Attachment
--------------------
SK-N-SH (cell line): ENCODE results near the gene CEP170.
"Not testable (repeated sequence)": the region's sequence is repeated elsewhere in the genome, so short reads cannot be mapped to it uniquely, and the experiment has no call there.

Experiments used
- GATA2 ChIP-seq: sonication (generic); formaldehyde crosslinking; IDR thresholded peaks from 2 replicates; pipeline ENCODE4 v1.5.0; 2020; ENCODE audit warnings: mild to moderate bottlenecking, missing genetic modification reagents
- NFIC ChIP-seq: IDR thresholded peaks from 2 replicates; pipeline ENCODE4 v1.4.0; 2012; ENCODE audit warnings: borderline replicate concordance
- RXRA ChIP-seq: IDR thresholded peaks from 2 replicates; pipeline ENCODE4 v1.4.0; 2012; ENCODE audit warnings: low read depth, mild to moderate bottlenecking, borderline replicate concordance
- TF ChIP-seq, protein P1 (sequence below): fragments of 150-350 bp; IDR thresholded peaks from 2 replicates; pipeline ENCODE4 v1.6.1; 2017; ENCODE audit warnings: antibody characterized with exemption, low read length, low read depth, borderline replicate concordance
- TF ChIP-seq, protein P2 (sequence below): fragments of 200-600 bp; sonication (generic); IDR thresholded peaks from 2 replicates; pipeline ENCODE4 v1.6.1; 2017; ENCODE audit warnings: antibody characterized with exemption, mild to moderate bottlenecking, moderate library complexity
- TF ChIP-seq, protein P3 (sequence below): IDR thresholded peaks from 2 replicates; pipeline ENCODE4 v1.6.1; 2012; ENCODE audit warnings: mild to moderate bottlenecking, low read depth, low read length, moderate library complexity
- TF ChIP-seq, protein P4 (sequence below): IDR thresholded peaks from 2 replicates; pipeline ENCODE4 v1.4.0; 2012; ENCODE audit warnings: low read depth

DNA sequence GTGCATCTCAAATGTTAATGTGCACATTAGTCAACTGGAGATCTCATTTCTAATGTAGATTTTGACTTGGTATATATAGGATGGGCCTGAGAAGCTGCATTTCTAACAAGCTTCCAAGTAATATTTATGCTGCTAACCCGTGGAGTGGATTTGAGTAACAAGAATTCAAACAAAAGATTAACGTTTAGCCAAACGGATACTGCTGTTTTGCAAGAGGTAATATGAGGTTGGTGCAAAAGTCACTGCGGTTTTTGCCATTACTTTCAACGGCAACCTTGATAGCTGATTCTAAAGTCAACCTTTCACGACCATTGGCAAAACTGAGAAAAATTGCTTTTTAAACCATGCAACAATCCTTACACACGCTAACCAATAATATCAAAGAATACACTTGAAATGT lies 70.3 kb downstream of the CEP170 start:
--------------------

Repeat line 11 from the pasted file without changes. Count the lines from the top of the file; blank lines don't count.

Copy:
DNA sequence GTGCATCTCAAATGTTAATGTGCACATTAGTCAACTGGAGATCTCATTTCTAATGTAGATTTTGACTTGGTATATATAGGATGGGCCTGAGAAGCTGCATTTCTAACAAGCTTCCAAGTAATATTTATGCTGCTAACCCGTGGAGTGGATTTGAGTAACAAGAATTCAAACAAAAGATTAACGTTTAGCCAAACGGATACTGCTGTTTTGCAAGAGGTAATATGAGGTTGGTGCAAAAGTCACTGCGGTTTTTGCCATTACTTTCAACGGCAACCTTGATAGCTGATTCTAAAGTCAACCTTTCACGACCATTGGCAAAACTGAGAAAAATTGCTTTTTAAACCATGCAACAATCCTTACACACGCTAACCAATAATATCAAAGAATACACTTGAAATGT lies 70.3 kb downstream of the CEP170 start: